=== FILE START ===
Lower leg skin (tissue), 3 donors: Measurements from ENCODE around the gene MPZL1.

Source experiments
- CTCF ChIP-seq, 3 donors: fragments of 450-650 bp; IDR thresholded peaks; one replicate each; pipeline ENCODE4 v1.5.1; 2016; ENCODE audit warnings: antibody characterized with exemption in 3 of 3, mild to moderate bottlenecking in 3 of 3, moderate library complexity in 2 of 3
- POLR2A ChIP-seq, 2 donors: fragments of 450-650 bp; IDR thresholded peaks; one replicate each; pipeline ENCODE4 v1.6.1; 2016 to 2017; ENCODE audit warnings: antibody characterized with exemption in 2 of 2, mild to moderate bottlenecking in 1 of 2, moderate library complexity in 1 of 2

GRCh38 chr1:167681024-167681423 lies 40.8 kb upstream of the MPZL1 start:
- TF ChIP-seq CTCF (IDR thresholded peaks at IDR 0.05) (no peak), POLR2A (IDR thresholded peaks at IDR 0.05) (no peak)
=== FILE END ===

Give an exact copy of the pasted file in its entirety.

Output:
Lower leg skin (tissue), 3 donors: Measurements from ENCODE around the gene MPZL1.

Source experiments
- CTCF ChIP-seq, 3 donors: fragments of 450-650 bp; IDR thresholded peaks; one replicate each; pipeline ENCODE4 v1.5.1; 2016; ENCODE audit warnings: antibody characterized with exemption in 3 of 3, mild to moderate bottlenecking in 3 of 3, moderate library complexity in 2 of 3
- POLR2A ChIP-seq, 2 donors: fragments of 450-650 bp; IDR thresholded peaks; one replicate each; pipeline ENCODE4 v1.6.1; 2016 to 2017; ENCODE audit warnings: antibody characterized with exemption in 2 of 2, mild to moderate bottlenecking in 1 of 2, moderate library complexity in 1 of 2

GRCh38 chr1:167681024-167681423 lies 40.8 kb upstream of the MPZL1 start:
- TF ChIP-seq CTCF (IDR thresholded peaks at IDR 0.05) (no peak), POLR2A (IDR thresholded peaks at IDR 0.05) (no peak)